The mission of the International Institute of New England is to create opportunities for refugees and immigrants to succeed through resettlement, education, career advancement and pathways to citizenship.
Refugees and immigrants are able to realize their dreams and contribute to New England’s growth and prosperity.
• Empathy, compassion and respect for all we serve and each other
• Diversity and inclusion in our workplace, leadership and communities
• Continuous improvement and a relentless focus on successful, data-driven outcomes, one individual at a time
• Collaboration and partnership with each other and our stakeholders
• Self-sufficiency for the people we serve and for our organization
• Fearless commitment to our humanitarian mission
First graphic representation of the IINE-Boston site while still a part of the YWCA. (1930s)
Children pledging allegiance outside the IINE-Lowell site. (1964)
IINE-Manchester site participating in the New Hampshire International Festival. (1995)
The History of the International Institute of New England
The International Institute of New England has been welcoming refugees and immigrants to Massachusetts and New Hampshire for nearly a century.
Our movement began in 1910 when the Young Women’s Christian Association (YWCA) created the Department of Immigration and Foreign Communities to oversee field projects called “International Institutes” to serve the nation’s growing foreign-born population. The Institutes offered multilingual social services for women and girls and became known as Red Feather Agencies.
IINE: Lowell was founded as part of the John Street YWCA in 1918, and in 1924, the International Institute of Boston
A group of folks at an International Institute of New England Party in 1929.
was established at the YWCA then located at 12 Newbury Street. The Institutes separated from the YWCA in 1935, and over the ensuing decades hundreds of community groups, individuals, corporations, and foundations joined forces with the International Institute to help new Americans integrate into New England. The International Institute of New Hampshire was founded in 1994 as a reorganization, continuation, and expansion of existing services in place since 1987. In 2001 the three sites became one consolidated organization – The International Institute of New England.
Throughout our ten decades of service to New England, thousands of new Americans connected to the International Institute to learn English, meet other new Americans, learn about the culture of their new country, gain job skills, and receive assistance in finding employment. Historically and today, we work with local communities to help refugees and immigrants find places to settle and restart their lives.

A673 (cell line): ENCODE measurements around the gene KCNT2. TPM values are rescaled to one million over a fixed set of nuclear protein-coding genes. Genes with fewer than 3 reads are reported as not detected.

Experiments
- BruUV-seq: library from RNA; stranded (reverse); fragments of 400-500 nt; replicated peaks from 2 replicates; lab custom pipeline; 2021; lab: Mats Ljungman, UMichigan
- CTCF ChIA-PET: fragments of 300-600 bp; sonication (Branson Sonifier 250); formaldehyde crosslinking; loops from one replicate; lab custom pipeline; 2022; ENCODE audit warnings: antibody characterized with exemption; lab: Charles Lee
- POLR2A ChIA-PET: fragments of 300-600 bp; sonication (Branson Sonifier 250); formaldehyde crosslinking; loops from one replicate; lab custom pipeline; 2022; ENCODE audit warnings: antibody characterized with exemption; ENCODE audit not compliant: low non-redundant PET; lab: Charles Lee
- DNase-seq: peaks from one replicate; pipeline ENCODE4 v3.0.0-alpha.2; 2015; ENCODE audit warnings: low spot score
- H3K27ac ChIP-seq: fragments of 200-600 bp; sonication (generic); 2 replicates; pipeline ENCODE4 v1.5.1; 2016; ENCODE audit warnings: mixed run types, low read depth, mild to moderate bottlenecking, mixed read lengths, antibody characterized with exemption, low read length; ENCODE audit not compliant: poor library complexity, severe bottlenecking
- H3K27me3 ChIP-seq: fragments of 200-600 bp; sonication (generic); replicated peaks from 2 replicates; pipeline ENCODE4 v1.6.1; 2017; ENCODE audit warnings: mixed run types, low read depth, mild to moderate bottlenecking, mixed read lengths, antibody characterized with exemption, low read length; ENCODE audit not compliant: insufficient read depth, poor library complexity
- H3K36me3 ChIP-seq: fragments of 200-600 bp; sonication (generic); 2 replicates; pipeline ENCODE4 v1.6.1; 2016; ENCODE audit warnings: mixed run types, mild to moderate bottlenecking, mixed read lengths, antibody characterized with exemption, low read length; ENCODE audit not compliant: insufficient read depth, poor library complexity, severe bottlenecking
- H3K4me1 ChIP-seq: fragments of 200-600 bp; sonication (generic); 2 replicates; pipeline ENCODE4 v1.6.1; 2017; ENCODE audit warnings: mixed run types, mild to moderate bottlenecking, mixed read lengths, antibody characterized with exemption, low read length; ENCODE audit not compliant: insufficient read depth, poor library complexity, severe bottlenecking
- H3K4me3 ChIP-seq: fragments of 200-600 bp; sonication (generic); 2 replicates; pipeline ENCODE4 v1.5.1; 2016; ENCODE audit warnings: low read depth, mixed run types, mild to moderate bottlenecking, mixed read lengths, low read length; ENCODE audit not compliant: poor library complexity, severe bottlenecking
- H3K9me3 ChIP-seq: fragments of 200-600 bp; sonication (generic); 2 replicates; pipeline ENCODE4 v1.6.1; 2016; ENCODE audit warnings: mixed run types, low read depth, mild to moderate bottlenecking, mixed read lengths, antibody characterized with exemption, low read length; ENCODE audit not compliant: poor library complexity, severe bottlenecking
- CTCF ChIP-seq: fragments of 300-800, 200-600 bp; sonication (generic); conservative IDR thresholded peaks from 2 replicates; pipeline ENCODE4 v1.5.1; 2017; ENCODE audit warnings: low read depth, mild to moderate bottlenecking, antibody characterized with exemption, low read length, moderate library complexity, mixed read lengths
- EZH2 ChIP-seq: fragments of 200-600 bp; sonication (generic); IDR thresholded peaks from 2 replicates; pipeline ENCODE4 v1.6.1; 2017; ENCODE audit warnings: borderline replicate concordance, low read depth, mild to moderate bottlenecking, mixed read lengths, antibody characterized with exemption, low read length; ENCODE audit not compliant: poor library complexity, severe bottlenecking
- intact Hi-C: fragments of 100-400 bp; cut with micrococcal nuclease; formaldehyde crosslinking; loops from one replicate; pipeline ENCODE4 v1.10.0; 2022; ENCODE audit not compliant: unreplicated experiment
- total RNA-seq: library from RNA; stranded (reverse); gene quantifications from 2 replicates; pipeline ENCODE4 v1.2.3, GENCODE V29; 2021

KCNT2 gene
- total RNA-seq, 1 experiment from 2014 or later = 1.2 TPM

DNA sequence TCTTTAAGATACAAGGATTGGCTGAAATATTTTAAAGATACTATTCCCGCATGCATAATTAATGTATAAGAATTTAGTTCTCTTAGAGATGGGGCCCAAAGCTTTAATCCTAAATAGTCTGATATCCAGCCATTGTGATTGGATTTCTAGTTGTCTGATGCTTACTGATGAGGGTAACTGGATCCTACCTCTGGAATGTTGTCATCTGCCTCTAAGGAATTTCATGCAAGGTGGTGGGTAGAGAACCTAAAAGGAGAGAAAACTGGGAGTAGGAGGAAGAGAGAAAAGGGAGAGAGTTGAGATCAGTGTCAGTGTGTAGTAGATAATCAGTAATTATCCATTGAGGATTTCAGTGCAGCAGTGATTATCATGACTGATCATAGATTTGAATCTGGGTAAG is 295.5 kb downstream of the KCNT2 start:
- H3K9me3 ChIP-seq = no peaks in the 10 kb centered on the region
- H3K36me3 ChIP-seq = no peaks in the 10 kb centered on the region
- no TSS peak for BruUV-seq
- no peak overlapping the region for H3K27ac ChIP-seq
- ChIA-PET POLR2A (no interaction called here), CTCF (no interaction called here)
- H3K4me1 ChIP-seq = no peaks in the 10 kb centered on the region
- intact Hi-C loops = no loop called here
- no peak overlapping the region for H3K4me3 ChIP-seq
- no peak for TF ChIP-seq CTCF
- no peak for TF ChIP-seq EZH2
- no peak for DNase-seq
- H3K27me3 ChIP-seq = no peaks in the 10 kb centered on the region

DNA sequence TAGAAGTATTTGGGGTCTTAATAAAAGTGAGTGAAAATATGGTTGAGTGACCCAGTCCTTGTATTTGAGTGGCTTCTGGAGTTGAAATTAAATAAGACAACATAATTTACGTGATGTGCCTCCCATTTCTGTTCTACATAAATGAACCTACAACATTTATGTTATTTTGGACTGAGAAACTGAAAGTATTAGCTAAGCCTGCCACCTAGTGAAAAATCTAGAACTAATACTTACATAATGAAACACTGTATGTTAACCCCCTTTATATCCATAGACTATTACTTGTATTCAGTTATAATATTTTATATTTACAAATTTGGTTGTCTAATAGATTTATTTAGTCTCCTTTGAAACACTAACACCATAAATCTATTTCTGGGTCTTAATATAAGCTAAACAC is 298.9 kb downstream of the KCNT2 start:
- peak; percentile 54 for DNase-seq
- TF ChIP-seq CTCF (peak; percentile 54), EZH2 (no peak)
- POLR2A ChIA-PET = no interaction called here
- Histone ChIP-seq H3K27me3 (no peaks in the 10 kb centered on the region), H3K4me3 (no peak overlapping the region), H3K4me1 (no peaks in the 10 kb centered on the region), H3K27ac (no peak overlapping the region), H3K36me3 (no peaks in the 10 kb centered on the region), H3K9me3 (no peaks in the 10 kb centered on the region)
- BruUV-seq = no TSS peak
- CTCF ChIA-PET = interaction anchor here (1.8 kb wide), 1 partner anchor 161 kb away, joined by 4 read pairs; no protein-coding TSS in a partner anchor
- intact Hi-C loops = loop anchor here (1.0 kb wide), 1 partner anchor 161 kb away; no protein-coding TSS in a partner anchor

Our history has paralleled the immigrant journey in America. In the first half of the 20th century, we welcomed and served many people from Europe. In the 1970s the rise of the Khmer Rouge and fall of Saigon brought thousands of people from Cambodia and Vietnam to Lowell and Boston, where they were welcomed by our staff. In the 1990s, Bosnian refugees, Kurds fleeing Iraq, and Kosovars fleeing Serbian aggression came to our doors, and in the 21st century we have welcomed and aided people from Iraq, Afghanistan, Bhutan, Somalia, the Democratic Republic of Congo, other countries in Africa, South and Southeast Asia, and the nations of Central America.
In 2019, The International Institute of New England offered humanitarian relief, English language learning, employment, skills training, and citizenship programs to more than 2,500 people from 102 different countries.
From its beginning to the present, the International Institute of New England has helped thousands of immigrants with specialized services, assisted each new wave of refugees from all over the world, and served as a center of hospitality for many ethnic groups. The Institute has also invested in the revitalization of local communities throughout New England by receiving, supporting, educating, training, and job placing an ambitious and diverse workforce. With continued partnership from community groups and philanthropists throughout New England, the Institute will continue this service for the next 100 years and beyond.